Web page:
Yes, very much so. I love actors and I remember only to well how vulnerable and exposed I used to feel on sets so I make a point of making my actors feel safe and let them know that they hit all the needed beats after each take. If an adjustment is needed, I always use action verbs or will give them a reminder of where their character has just come from prior to the scene to help them get to the needed emotional place. I like to spend time with each actor before shooting to talk through the character beats and the emotional arc of the character. In a film like this one where the actors have to go to dark places, it is also important to help them to come out of that place when the scene is finished. 

How are you handling the current pandemic situation?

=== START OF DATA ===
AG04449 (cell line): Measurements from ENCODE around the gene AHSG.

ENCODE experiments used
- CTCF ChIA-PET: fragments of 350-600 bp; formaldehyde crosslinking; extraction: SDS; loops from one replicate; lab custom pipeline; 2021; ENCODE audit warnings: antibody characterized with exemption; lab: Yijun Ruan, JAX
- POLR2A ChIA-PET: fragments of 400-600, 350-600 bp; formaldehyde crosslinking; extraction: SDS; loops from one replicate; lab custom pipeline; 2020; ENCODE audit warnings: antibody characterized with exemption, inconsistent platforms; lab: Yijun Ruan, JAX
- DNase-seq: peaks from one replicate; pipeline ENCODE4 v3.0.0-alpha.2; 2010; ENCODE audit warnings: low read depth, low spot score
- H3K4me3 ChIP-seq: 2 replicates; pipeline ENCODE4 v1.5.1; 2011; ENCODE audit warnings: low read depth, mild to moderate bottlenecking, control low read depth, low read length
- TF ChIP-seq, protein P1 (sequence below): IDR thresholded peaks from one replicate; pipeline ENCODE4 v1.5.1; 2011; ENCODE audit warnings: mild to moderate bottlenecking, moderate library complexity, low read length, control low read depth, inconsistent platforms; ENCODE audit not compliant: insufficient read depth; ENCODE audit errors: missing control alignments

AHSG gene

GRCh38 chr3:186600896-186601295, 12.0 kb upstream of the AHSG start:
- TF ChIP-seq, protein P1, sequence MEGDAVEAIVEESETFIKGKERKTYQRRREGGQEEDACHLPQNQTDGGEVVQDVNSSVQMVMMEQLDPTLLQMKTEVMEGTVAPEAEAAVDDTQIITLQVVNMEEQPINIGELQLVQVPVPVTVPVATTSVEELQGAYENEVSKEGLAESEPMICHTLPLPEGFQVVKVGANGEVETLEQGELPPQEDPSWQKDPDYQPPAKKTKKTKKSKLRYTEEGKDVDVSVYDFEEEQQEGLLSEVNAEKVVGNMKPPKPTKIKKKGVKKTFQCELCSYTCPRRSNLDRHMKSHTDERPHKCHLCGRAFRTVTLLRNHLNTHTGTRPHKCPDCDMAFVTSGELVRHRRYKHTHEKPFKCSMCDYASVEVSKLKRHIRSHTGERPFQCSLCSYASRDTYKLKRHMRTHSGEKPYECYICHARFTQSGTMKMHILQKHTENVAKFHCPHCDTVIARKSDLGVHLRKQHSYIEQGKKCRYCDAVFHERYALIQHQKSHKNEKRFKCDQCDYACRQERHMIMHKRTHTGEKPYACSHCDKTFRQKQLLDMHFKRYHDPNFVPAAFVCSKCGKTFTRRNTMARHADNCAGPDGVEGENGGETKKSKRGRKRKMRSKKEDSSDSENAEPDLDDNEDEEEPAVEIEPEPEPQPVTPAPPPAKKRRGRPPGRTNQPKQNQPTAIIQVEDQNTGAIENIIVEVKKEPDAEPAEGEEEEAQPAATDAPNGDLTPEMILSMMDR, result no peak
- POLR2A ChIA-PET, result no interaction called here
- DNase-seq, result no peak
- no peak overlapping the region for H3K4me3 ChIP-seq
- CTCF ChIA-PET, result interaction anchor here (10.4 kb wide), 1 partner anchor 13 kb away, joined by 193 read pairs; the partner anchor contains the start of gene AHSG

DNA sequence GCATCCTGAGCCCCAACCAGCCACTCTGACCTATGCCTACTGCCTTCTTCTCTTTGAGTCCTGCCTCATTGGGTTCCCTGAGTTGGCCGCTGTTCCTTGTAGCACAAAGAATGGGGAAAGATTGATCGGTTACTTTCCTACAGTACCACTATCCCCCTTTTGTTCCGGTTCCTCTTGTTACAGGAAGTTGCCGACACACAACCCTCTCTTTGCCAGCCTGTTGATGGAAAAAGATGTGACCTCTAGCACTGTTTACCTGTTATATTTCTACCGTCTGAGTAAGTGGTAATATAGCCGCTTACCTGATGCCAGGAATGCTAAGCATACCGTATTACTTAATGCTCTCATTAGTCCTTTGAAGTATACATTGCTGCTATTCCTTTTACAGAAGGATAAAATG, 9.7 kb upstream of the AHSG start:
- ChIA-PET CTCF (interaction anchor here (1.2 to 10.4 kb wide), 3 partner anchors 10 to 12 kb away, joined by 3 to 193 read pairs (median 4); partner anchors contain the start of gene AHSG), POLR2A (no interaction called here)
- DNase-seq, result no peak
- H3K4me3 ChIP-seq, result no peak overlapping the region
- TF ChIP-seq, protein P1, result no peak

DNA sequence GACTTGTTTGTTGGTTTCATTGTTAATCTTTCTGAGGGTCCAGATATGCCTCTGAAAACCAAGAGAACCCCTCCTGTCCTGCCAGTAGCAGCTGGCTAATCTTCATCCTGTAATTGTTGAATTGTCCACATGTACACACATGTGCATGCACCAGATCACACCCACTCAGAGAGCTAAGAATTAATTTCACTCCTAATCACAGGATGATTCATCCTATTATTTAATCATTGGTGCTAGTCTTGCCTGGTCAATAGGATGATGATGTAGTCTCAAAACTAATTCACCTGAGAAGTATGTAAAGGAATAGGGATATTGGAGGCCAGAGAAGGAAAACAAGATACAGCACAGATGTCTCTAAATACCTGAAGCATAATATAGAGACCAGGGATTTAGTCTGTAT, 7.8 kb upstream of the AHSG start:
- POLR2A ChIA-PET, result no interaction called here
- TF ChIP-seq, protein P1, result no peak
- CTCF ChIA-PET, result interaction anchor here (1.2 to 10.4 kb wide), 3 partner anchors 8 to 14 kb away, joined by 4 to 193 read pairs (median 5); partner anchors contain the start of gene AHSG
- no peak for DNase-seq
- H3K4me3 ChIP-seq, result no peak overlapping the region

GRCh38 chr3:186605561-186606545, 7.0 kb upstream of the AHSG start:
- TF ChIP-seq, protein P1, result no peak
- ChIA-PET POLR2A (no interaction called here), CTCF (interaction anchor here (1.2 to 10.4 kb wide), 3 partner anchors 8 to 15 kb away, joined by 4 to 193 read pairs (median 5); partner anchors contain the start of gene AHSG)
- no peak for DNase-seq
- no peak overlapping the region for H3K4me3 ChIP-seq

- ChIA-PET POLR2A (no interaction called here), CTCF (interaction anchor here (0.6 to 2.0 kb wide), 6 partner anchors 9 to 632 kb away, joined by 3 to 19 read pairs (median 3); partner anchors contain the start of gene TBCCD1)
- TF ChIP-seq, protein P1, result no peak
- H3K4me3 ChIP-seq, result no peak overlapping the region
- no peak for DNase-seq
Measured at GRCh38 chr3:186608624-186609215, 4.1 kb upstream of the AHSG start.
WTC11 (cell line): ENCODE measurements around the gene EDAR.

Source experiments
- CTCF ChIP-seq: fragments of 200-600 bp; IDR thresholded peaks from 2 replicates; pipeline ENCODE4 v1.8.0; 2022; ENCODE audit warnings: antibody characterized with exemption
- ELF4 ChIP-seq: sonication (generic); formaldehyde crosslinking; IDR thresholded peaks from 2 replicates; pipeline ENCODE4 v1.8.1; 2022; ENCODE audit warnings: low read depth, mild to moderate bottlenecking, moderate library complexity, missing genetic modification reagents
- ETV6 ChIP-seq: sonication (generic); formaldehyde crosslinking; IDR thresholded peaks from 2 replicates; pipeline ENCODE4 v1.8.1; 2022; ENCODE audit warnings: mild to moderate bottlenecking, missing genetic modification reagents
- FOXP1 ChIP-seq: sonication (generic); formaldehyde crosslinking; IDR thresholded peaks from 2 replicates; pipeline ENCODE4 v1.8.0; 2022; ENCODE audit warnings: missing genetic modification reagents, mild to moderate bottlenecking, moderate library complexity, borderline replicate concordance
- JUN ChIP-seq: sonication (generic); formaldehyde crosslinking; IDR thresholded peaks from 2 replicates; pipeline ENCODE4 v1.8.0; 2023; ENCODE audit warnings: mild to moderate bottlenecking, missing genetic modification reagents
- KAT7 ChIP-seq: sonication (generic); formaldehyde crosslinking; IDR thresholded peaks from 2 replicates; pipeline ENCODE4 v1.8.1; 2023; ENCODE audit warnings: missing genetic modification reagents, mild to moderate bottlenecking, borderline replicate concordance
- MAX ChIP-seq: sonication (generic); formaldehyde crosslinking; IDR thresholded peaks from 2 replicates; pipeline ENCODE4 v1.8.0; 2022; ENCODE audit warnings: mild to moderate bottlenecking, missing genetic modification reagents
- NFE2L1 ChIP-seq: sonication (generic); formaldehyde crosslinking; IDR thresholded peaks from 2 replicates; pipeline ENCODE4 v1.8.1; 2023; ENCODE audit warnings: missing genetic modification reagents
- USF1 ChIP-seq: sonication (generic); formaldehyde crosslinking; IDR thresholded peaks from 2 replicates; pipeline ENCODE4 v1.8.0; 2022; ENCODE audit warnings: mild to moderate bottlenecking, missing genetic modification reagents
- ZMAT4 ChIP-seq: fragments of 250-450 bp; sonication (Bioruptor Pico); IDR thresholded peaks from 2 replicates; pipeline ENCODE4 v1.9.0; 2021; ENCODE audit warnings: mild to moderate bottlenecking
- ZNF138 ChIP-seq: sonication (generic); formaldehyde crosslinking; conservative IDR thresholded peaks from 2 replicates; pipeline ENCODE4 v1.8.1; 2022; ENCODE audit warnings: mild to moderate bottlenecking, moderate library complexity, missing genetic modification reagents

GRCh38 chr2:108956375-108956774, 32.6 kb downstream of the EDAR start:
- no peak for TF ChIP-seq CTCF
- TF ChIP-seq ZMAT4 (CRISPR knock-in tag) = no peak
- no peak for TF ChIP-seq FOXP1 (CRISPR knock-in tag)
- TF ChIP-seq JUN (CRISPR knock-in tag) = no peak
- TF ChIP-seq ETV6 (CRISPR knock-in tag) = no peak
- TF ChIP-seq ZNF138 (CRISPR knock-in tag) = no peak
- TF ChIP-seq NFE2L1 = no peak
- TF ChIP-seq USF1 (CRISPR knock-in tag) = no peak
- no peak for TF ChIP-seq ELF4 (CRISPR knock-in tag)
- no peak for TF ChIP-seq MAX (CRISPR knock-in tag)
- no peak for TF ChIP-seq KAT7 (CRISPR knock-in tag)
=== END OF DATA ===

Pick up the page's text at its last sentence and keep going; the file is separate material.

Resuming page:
It was challenging initially to know what to do with our film, whether to wait and get it into theatres or just get it out. We decided to do a drive in premiere and then just get it out. 

Do you think trafficking still goes on during the pandemic?

 Yes, I do. Trafficking is going on during the pandemic and the number of missing children are going up. A lot of youth are bored, fed up with being stuck inside, arguing with parents and that makes them vulnerable and easy targets for traffickers. 

Lead actress Jane Widdop, Director Julia Verdin and Director of Photography, Peter Holland

How are you dealing with the pandemic yourself?

For me personally when I am not busy with non -profit work, I do a lot of yoga and hikes. It’s given me time to read and write. I do miss seeing friends. I believe in always making the best of any situation and the good thing is I have got a lot of the things I had wanted to do but not had time to do before done. I think it’s important to eat healthily, get enough sleep and do all you can to look after your immune system. I find it better to not watch the news or let myself get dragged into fear based thinking about “what if’s.” Stress is really bad for one’s health so I try to stay creative, stay positive and have faith in a good future and unity for our world.